Written by: Nathaniel Tok, Peak Associate
Kim Jong-un to invite Pope to visit North Korea
North Korean leader Kim Jong-un will reportedly invite the Pope to visit North Korea.
South Korean President Moon Jae-in is expected to extend a formal invitation to the Pope on behalf of Mr. Kim, as part of North Korea’s outreach efforts, next week during Jae-in’s Vatican visit. North Korea does not currently have a diplomatic relationship with the Vatican. No Pope has been to North Korea, but Kim Jong-un’s father Kim Jong-il reportedly invited Pope John Paul II to visit in 2000.
The Vatican has not commented on whether it would accept or reject the offer.
Sierra Leone scraps plans to build airport with China
Sierra Leone has scrapped plans to build a $400 million Chinese-funded airport near its capital, Freetown.
Sierra Leone’s aviation minister, Kabineh Kallon, said in a statement to BBC News that the airport was not needed presently. Instead, the current international airport would be renovated with a possible bridge built to help connect it to Freetown, mentioned Kallon.
China’s ambassador to Sierra Leone, Wu Peng, said to BBC News that he did not see this event affecting future ties between the two countries.
The former president of Sierra Leone, Bai Koroma, had agreed with China to build the new airport before the former lost elections in March. China is the largest infrastructure project financier in Africa today.
With files from BBC News.
Singapore airlines reinstates longest commercial flight
On October 11, Singapore Airlines reintroduced their 16,700km Singapore-Newark flight, which is now considered the world’s longest commercial flight. The flight takes over 17 hours, flying to New Jersey over the Arctic.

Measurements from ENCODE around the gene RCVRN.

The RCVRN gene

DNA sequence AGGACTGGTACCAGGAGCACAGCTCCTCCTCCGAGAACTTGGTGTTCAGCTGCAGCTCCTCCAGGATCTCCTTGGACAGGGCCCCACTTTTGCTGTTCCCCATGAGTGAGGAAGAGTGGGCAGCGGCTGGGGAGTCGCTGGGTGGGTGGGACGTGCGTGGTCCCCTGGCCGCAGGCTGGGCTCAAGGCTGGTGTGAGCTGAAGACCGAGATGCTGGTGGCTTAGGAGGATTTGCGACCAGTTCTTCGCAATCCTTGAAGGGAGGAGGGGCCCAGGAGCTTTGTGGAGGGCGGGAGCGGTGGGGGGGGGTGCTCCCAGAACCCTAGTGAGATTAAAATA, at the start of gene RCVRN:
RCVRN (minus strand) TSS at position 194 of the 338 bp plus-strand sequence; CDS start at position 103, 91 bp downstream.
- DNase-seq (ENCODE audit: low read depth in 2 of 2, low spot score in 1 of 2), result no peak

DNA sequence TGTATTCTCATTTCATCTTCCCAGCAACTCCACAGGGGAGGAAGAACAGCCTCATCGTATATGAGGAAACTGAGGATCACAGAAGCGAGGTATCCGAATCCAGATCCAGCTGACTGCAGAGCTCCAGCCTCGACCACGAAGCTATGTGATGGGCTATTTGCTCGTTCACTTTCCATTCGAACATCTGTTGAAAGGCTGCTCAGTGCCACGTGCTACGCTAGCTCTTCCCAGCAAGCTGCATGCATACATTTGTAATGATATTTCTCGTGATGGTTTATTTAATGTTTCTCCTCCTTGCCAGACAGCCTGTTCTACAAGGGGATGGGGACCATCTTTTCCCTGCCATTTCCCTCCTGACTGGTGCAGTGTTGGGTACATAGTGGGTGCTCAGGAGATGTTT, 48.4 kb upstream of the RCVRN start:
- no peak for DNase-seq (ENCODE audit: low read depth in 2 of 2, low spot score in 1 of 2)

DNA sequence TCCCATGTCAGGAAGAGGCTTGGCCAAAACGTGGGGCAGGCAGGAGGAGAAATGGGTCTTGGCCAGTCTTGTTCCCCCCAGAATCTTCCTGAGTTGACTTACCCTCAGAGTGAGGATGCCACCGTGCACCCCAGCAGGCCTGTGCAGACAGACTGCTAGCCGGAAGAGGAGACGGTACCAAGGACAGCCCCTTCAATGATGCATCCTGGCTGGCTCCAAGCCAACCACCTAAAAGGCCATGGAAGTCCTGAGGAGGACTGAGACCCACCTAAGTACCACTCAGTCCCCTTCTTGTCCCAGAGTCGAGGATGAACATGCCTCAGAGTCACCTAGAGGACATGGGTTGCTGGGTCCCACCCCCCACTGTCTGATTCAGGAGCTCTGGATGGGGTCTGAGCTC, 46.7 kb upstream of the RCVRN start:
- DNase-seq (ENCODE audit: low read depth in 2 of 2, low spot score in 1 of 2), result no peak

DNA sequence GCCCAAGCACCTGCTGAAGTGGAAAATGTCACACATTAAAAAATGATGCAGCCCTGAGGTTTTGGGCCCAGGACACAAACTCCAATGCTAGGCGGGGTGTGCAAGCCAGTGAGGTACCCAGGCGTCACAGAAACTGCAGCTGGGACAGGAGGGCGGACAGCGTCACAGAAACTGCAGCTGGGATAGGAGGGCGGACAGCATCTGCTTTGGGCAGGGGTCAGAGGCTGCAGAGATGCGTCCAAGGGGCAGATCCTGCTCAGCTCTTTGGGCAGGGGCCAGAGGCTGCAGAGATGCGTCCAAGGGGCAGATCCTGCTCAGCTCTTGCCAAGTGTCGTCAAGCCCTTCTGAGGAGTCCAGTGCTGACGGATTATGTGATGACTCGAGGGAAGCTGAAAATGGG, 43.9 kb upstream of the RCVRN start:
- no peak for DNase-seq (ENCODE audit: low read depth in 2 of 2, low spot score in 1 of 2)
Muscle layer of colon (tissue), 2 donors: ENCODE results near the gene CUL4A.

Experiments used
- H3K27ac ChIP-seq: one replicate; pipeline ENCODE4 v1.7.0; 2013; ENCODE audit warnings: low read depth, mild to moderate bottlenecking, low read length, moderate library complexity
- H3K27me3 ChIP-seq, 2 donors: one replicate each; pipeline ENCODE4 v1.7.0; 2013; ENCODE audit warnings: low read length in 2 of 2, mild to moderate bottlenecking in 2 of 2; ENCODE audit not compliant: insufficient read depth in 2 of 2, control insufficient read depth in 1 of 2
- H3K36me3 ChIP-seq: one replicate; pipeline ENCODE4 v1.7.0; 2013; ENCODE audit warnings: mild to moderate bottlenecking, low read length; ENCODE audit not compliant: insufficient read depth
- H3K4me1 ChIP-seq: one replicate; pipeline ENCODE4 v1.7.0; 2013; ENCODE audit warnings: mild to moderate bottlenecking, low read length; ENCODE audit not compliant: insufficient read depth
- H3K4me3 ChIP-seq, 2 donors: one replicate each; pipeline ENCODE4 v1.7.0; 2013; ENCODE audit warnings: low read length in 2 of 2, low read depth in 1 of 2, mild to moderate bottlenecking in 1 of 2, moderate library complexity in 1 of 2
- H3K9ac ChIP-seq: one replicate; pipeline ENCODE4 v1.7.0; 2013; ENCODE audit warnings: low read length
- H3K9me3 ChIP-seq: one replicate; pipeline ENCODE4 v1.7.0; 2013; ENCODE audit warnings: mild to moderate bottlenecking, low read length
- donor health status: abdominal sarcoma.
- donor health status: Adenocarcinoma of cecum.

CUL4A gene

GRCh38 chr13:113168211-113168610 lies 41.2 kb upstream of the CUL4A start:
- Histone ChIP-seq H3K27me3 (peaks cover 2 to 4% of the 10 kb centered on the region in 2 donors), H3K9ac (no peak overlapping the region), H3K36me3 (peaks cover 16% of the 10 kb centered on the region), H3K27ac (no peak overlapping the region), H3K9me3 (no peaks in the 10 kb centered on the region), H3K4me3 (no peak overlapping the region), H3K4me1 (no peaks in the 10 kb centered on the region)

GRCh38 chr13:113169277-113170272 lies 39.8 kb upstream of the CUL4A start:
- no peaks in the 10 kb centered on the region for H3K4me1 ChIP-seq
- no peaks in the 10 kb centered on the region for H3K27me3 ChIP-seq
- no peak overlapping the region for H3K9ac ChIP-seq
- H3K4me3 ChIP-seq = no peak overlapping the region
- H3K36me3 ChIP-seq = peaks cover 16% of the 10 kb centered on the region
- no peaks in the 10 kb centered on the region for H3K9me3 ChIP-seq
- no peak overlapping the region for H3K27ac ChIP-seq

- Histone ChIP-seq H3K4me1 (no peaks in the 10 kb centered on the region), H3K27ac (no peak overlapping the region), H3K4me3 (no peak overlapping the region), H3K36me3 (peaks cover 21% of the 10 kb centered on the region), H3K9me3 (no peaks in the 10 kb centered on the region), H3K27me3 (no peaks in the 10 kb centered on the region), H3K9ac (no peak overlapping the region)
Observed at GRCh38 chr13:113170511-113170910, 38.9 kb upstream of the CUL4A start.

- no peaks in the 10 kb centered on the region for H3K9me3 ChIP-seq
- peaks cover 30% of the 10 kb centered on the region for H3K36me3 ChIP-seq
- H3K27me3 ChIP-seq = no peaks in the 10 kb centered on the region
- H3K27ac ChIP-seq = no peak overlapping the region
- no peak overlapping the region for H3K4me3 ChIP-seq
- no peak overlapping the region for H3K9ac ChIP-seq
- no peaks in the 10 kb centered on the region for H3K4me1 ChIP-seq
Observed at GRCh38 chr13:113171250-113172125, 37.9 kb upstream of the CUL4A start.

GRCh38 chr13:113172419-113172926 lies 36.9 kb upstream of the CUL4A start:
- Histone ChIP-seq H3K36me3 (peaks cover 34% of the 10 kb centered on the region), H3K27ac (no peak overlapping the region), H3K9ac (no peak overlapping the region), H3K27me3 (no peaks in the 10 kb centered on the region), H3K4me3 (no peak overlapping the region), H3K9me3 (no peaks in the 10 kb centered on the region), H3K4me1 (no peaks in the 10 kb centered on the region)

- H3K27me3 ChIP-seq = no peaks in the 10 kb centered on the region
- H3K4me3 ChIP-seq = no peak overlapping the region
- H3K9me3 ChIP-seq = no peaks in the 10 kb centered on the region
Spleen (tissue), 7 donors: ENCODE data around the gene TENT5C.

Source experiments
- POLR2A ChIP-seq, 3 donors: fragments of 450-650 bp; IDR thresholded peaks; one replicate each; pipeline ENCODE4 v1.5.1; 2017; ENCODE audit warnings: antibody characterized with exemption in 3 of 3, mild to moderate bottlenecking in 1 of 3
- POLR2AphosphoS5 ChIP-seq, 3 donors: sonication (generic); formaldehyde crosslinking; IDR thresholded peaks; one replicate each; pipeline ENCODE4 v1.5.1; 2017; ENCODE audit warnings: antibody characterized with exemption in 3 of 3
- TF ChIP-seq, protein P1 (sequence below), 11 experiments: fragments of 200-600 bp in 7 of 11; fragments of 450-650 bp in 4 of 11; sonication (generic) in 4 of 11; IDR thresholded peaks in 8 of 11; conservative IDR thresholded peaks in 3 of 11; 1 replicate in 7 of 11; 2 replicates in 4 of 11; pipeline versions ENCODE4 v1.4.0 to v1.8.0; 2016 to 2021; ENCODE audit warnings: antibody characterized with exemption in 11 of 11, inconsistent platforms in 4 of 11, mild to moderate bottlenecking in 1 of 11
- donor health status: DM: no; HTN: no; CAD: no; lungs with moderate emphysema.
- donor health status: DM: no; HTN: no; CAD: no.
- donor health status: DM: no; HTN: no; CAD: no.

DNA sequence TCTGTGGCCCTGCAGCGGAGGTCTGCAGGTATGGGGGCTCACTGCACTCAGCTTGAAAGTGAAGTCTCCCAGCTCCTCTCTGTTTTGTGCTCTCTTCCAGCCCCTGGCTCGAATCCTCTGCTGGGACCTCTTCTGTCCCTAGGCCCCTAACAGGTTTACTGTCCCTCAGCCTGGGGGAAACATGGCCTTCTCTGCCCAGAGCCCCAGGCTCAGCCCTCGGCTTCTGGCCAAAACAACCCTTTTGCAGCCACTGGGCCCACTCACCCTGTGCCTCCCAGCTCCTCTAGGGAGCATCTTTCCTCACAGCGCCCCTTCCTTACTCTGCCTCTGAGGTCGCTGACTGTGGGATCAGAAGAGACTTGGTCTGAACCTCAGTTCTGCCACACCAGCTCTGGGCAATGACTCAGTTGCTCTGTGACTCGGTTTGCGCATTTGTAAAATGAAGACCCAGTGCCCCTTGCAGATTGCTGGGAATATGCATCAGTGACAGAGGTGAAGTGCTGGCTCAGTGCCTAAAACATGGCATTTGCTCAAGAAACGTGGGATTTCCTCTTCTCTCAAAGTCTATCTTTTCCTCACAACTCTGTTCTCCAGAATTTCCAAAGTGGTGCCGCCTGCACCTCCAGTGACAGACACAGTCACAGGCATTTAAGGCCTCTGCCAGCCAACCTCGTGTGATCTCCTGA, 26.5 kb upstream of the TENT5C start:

The airline had cancelled the Singapore-Newark route in 2004 due to high fuel cost. Ultra-long-haul flights such as this one are now possible due to more fue- efficient planes such as the Airbus A350 and Boeing’s 787-Dreamliner. This cuts down on travelling time, which customers favour.
No economy class seats are available as the planes are outfitted with only premium-economy and business-class seats.
Worldwide C-section rates undergo dramatic increase
A group of studies published in The Lancet has found that the number of caesarean sections (C-sections) performed worldwide has increased almost twofold, from 16 million in 2000 to 29.7 million in 2015.
Researchers believe that 21% of births globally are through C-section. A C-section is a surgical procedure used to deliver a baby through the abdomen and womb. The World Health Organization has called for a reduction in unneeded C-sections and greater access for women who need it. C-sections generally carry greater risk for mother and child relative to a vaginal birth.
About 26% of deliveries in Canada occur via C-section, compared to about 32% of deliveries in North America overall.